Dead Men Do Tell Tales Essay Writing

 A lively narrative that illuminates the science of forensic anthropology. Ever wondered what happens to the human body while it's decomposing or to a silicone breast implant during cremation? Maples, bone expert for the Florida Museum of Natural History (affiliated with the Univ. of Florida) and crime solver extraordinaire, with Miami Herald reporter Browning, answers these questions and many more in an exceedingly well-written and accessible volume. He provides insight into his unusual profession, revealing how an experienced forensic anthropologist can glean from a few bone fragments the age, sex, race, and lifestyle of the deceased. Each chapter covers a different episode in Maple's career, from his days as a budding young scientist studying baboons in Kenya to his identification of the type of murder weapon used in the 1990 Gainesville, Fla., serial murders. Maples has trained his expertise on an assortment of murders and suicides. The most interesting chapters discuss some of his more celebrated cases, such as his analyses of the skeletons of the Elephant Man, servicemen who fought in Vietnam, and Francisco Pizarro (conqueror of the Incas); his inquiry to determine whether the 12th president of the US, Zachary Taylor, died of arsenic poisoning or natural causes; and his trip to Ekaterinaburg in 1989 to examine nine skeletons, all that remained of the last Russian czar and his entourage after the Bolsheviks executed them in 1918. Maples avoids euphemisms, describing much of his gruesome work in vivid language that may repulse some squeamish readers, but he tempers the mood with occasional doses of tasteful humor. He expresses profound respect and sympathy for the dead but stresses that he puts his emotions to the side while conducting his investigations. His occasional forays into the merits of capital punishment and the criminal justice system are less interesting, but these are minor flaws in an otherwise superb book. Not just for the morbidly curious.

Dead Men Do Tell Tales Summary & Study Guide includes comprehensive information and analysis to help you understand the book. This study guide contains the following sections:

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William Maples is one of the United States' most important forensic anthropologists in the second half of the twentieth century. Dead Men Do Tell Tales: The Strange and Fascinating Cases of a Forensic Anthropologist is a mixture of Maples's most famous cases and the story of his career, beginning with his interests in forensics as a young man extending all the way to cases in the mid-1990s before his death in 1997. Maples's specialty is the human skeleton. His expertise is so widely known that he has the opportunity to study a number of famous skeletons, including those of Francisco Pizzaro, Tsar Nicholas II, Joseph Merrick also known as "The Elephant Man," and Ted Bundy.

Dead Men Do Tell Tales is for the reader with a strong stomach. The details of rotting skeletons, how the human body burns when cremated, the explanations of how murder weapons can be identified by the markings they make in human bones and the reconstructed murder cases are gruesome. However, they are an integral part of a tale about a man intimately connected to the human body and its core structure, the skeleton. Maples claims that he is not a religious man, but philosophical observations on the nature of evil pervade the book. While Maples never claims to understand the origin of evil, he is mystified by the evil he finds etched into the bones of victims and lying somewhere within the long-since decayed bodies of the bones of murderers that come into his lab. Maples is deeply existential about his skeletons, sometimes feeling deeply connected to them.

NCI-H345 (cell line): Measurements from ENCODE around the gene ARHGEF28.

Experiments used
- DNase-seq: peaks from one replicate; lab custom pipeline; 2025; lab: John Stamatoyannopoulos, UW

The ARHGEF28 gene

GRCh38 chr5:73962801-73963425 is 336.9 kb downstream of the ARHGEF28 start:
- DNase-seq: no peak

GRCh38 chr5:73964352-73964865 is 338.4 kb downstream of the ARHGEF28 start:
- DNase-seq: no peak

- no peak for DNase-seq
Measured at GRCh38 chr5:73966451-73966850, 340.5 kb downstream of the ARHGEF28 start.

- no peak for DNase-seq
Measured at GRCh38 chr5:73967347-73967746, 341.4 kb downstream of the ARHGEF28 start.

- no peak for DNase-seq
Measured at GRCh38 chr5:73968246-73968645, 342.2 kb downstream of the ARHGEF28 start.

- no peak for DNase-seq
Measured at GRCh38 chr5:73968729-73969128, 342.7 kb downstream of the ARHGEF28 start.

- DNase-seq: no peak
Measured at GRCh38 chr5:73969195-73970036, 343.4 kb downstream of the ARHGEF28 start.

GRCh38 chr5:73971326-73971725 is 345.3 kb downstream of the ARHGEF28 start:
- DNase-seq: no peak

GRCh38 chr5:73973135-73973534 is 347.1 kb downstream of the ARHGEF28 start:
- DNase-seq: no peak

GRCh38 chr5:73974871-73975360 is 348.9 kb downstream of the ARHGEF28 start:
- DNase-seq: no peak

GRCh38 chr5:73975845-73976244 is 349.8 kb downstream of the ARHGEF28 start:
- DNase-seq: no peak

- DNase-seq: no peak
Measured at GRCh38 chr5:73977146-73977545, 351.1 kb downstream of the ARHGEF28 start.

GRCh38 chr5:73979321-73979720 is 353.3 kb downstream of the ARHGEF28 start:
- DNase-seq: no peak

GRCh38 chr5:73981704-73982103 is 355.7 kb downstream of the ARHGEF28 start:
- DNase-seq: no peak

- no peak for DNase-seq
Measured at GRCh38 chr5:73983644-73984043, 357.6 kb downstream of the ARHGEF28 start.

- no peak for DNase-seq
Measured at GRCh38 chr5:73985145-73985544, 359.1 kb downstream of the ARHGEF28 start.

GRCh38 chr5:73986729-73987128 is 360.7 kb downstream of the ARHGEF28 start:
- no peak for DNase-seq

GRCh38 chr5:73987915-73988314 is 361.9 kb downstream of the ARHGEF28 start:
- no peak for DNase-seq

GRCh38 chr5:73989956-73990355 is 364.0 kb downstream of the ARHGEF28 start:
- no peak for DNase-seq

One of Maples's most important aims in writing the book is not to mystify the reader but to defend the science of forensic anthropology for its usefulness in solving historical mysteries and gruesome crimes. Maples sees his field as under attack by budget cuts and a lack of awareness of the usefulness of his craft. He claims that forensic anthropologists can more than pay for themselves in reduced court costs and that every state in the United States should have at least one on staff. More broadly, Maples sees his book as defending the use of science to understand human nature.

The book is composed in largely chronological order, with sixteen chapters. Chapter 1, Every Day Is Halloween, and Chapter 2, Talkative Skulls, introduce Maples, the main themes of the book and explain how he came to be interested in forensic anthropology. The remaining fourteen chapters tell particular tales, examining the forensic details of famous murders or particularly challenging crimes. Perhaps the most perplexing and lengthy chapter is Chapter 11, Death in Ten Thousand Fragments, which explains how Maples and his team reconstruct ten thousand bone fragments to help pin down the culprit of a murder-suicide. The chapters on famous studies are also interesting, such as Chapter 14, Arsenic and "Old Rough and Ready", where Maples shows to a high degree of certainty that American President Zachary Taylor was not poisoned by arsenic as he was thought to have been.

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